“I have some senior managers questioning the need to retain dedicated internal communications specialists. Why not just get others in the Marketing team to chip in to support, they suggest.”
That was the message I got from a corporate communications manager in mid-May. It wasn’t the first time I have heard this sentiment. Or the second. Not even the third. The fact is, the workplace conditions that gave rise to the internal communications function have changed so dramatically that, unless we change too, the very notion of a discrete employee communications function could be rendered obsolete.
Conventional wisdom has led companies to spend countless billions of dollars in an effort to turn supervisors into communicators.
The conventional wisdom is that the relationship between employees and their supervisors is the key to engagement. Bolstering the argument that the relationship is vital is research from Gallup—the organization that, for all practical purposes, invented the concept of employee engagement—that found about half of people who quit a job do so “to get away from their manager.”
To be sure, the employee-manager relationship is a key to engagement, but it’s not the only one. It may, however, be the hardest Read More »
I first got online around 1985 via a local BBS. I was on CompuServe a year later, and the pre-graphical web in 1990. Through all this time I kept sounding the alarm: The online world is going to change the practice of public relations and organizational communication. Mostly my warnings were dismissed. By 1992, when the web was just starting to heat up, I would tell organizations they needed a website. “Why would we need one of those?” was the most common answer.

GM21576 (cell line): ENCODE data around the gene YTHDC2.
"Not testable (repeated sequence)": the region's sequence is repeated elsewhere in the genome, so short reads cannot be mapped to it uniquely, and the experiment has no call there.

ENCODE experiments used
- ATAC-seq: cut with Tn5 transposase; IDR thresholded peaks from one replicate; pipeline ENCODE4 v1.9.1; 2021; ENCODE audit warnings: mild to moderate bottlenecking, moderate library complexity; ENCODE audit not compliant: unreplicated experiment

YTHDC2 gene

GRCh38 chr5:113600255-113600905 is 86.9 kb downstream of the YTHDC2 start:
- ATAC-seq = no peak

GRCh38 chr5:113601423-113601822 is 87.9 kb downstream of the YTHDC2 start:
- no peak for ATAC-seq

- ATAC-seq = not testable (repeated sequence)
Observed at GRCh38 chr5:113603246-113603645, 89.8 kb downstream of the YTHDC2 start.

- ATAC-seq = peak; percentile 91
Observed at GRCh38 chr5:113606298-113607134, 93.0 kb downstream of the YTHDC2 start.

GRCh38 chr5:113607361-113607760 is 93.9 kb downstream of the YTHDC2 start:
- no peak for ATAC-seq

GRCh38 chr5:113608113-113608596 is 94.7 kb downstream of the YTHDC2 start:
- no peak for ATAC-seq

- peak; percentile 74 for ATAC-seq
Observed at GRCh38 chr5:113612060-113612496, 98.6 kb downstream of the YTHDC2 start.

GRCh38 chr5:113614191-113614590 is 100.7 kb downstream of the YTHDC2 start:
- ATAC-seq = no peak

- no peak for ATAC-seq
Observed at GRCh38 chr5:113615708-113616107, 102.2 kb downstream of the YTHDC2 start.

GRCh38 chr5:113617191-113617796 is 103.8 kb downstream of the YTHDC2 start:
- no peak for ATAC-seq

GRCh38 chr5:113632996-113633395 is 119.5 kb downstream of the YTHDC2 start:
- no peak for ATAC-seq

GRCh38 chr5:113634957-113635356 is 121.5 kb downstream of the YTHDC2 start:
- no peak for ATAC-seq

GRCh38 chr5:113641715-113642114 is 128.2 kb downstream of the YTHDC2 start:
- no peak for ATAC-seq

Today, I’m saying much the same thing about chatterbots (or chatbots or just plain bots), and the answers I get sound like this:
Today’s panel includes internal communications consultant and speaker Steve Crescenzo; ROI Communications CEO Barbara Fagan-Smith; and Frost Bank’s Vice President of Employee Communications, Culture, and People Development, Sheri Rosen.
Our topics included…
For the first time, Edelman has issued a report that dissects data from the Trust Barometer to find out how much employees trust their employers. The results weren’t pretty.
Facebook Live is now available to everybody using the Android or iOS Facebook app. Facebook Live essentially puts a broadcast studio in Read More »
In 1992, the World Wide Web was taking off. While most websites were the creations of hobbyists and technologists, marketers were starting to pay attention. In public relations and organizational communications, though, there was little recognition that the web would even be a factor no less a sea change in the way communicators reach audiences.
According to an executive with Kik, one of the hot messaging apps, “Messengers are the new apps and bots are the new websites.”
Technologists have been developing and deploying chatbots for years. Suddenly, though, marketers are hot to bring them to Read More »
The next big organizational communication frontier could be plain text, with an occasional emoji thrown in.
Chatbots—or just bots—are the technology behind these text missives that may—and should—become part of any company’s communication toolkit. I have grown increasingly convinced that bots will become vitally important.
Bots aren’t new. Twitterbots have been around for almost as long as Twitter has. Now, bot developers are employing Artifical Intelligence so the bots can learn as they’re used. (One example, Microsoft’s Tay, learned racism, mysogyny, and anti-Semitism from users who decided it would be fun to prank it, leading Read More »